> On Feb 5, 2018, at 9:21 AM, Drago, William @ CSG - NARDA-MITEQ 
> <william.dr...@l3t.com> wrote:
> The reliable part is easy because there is enough information on the SQLite 
> website about testing, but what about security?

Open source software is more secure than closed source, since the source code 
can be reviewed and audited. (In the security field, closed-source 
cryptographic software isn’t even taken seriously since it’s not possible to 
verify its claims, just as scientific results need peer review and independent 

>  How can I convince the auditors that SQLite is not stealing corporate 
> secrets and spreading viruses?

You can very easily prove that SQLite contains no networking code, so it’s 
incapable of accessing any network. Just search through sqlite3.c looking for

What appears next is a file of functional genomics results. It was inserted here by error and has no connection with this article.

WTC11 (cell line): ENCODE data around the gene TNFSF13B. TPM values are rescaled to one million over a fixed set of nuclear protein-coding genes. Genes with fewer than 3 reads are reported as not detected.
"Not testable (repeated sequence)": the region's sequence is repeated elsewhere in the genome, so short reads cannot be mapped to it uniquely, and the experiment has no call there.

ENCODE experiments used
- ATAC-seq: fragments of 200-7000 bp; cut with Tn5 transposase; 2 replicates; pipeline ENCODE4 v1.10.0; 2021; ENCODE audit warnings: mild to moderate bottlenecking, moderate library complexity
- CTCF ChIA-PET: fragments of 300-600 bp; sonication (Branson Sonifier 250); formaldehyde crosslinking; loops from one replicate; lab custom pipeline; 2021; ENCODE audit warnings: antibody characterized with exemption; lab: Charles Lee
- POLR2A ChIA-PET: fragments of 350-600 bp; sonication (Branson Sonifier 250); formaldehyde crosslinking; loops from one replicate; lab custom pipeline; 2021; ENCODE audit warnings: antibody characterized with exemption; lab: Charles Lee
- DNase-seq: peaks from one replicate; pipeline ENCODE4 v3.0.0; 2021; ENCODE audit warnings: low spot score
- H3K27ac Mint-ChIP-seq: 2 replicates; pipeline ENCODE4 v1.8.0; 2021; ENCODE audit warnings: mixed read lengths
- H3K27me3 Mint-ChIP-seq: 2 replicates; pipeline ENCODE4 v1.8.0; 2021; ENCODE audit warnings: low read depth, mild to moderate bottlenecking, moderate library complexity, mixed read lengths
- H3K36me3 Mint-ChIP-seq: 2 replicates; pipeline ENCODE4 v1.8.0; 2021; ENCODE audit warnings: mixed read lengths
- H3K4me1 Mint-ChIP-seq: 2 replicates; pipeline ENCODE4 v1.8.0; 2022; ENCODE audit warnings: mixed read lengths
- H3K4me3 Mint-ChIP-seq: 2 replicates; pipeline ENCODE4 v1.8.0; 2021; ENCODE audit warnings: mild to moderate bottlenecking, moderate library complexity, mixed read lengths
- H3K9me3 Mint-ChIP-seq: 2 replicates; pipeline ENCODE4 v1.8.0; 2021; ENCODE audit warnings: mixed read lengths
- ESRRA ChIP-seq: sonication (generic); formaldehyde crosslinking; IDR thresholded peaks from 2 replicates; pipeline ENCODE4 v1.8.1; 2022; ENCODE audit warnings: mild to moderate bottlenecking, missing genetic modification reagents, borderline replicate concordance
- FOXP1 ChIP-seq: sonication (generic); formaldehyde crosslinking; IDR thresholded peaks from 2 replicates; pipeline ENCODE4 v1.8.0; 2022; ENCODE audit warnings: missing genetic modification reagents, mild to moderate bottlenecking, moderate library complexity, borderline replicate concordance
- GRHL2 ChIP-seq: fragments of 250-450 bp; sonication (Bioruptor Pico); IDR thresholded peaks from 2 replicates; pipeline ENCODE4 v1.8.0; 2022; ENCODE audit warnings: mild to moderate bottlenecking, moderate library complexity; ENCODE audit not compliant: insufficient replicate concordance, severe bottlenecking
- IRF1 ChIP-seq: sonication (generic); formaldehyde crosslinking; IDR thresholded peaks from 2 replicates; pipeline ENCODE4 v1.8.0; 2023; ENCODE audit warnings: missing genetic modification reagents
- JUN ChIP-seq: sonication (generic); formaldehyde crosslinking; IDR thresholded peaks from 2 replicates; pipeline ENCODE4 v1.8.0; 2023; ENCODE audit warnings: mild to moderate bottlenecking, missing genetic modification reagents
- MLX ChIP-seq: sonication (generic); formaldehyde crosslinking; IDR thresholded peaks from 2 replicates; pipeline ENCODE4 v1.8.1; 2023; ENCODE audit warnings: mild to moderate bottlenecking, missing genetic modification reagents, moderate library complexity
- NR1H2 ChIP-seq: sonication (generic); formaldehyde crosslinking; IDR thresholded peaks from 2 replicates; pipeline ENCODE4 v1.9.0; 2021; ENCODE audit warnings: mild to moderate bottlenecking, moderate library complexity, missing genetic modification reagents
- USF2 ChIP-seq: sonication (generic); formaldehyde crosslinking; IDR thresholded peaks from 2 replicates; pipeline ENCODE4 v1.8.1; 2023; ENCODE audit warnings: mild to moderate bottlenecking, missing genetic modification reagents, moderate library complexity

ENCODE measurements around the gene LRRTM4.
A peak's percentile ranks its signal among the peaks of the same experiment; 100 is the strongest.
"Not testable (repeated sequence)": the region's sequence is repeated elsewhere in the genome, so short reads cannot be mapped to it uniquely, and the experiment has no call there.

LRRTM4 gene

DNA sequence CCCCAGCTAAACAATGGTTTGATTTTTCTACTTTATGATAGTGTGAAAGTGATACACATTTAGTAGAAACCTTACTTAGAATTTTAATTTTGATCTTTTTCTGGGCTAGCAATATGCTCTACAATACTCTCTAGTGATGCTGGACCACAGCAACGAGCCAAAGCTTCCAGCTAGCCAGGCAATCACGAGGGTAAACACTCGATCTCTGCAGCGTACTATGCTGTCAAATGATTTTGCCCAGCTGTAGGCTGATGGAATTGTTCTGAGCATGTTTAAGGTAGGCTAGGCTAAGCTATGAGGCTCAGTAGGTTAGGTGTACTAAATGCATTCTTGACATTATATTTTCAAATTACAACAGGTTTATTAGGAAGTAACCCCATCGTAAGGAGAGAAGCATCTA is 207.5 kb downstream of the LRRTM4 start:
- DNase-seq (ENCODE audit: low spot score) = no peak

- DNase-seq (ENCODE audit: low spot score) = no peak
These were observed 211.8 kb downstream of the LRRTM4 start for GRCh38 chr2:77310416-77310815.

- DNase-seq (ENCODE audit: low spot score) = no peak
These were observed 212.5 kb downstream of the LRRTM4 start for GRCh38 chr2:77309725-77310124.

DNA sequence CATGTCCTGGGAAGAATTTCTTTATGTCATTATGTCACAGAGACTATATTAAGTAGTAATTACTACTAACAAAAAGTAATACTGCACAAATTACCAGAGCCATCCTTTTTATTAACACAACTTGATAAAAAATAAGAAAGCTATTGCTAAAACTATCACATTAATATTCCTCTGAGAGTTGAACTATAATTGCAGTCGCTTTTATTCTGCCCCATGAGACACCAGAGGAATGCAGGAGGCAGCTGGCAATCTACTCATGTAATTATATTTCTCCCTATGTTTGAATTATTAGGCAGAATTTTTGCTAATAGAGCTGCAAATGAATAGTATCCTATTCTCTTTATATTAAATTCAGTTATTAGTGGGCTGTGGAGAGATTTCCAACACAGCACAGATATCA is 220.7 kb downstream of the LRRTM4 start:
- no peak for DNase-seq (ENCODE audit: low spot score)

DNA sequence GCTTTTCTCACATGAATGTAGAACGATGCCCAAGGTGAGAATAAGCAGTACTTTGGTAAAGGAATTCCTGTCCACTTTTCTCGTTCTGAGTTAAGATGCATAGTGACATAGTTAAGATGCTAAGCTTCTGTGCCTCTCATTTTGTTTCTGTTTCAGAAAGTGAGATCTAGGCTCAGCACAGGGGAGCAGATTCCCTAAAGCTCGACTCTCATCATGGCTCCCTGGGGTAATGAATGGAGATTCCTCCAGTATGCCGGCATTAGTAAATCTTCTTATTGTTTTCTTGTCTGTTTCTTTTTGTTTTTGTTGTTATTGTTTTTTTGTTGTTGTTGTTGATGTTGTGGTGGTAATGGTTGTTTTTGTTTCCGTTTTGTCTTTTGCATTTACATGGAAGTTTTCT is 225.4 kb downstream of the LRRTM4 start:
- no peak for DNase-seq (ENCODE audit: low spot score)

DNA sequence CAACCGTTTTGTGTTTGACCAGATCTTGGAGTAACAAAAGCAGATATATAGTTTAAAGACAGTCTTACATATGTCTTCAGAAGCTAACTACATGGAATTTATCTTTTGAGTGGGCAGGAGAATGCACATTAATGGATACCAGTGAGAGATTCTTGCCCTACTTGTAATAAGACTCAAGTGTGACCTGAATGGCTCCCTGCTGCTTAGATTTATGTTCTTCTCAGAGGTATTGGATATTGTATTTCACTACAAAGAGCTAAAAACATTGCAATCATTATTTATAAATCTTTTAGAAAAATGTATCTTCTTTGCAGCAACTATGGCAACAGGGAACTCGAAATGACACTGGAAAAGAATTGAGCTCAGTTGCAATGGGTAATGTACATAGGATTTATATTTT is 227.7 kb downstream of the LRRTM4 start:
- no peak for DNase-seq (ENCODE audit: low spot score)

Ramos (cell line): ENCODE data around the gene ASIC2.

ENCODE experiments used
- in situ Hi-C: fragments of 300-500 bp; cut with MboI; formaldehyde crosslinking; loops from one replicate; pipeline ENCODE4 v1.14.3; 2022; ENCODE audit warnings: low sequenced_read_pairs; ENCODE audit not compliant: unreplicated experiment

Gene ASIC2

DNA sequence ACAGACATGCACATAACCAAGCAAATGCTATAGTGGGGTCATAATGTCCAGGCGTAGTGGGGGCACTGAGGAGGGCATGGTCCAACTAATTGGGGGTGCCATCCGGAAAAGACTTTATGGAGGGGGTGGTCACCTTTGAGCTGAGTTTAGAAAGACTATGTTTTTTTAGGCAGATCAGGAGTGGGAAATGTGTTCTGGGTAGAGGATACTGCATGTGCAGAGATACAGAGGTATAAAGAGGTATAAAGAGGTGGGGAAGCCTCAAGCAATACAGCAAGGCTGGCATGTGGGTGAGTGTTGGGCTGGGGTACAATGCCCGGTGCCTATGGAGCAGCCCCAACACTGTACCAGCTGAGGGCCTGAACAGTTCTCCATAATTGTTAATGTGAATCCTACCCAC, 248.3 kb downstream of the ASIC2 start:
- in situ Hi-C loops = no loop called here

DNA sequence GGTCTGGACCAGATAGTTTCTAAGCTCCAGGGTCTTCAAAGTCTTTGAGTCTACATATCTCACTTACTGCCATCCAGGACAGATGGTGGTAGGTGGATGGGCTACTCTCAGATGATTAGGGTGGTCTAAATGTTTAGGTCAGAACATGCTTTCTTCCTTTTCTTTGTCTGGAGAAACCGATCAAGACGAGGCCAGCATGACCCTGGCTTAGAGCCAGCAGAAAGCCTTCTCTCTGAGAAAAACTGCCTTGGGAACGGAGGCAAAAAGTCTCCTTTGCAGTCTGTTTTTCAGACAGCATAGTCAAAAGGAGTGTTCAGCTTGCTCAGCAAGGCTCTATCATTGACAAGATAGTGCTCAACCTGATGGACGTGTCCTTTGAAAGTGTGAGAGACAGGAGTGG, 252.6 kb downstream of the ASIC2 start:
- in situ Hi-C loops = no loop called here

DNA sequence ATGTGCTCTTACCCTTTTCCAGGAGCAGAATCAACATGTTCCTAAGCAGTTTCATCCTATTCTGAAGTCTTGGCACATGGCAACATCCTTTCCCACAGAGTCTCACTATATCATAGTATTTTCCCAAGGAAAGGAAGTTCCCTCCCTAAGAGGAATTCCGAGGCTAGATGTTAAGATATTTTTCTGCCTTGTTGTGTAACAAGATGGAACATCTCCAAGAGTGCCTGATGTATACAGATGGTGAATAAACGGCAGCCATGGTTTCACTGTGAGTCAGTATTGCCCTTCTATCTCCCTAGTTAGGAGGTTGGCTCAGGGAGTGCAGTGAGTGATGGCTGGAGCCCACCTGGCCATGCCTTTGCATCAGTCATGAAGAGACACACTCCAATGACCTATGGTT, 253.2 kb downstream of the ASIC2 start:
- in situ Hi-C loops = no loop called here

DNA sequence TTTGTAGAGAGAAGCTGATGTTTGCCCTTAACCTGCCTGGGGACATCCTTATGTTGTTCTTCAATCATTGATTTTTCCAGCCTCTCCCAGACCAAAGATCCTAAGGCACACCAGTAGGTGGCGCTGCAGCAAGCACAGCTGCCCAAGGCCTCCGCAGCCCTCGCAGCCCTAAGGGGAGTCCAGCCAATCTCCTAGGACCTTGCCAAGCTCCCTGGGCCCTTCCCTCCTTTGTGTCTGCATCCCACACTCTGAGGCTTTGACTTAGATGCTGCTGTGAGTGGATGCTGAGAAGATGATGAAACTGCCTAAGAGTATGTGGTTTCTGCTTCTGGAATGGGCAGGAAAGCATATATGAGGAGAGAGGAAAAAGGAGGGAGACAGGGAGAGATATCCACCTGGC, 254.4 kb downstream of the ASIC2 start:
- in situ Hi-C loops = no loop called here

the names of the system calls needed to open a socket; they don’t appear. Or 
more rigorously, use a (platform-specific) tool to dump the list of external 
functions called by the compiled SQLite library.

It should also be fairly easy to look through the code to prove that SQLite 
doesn’t open any files other than the ones specifically requested by the caller 
(plus the -wal and -shm side files) so it can’t be stealing data or writing 
viruses into system software.

I don’t know if this will convince your IT management though, because if 
they’re against open source they must be remarkably backward...

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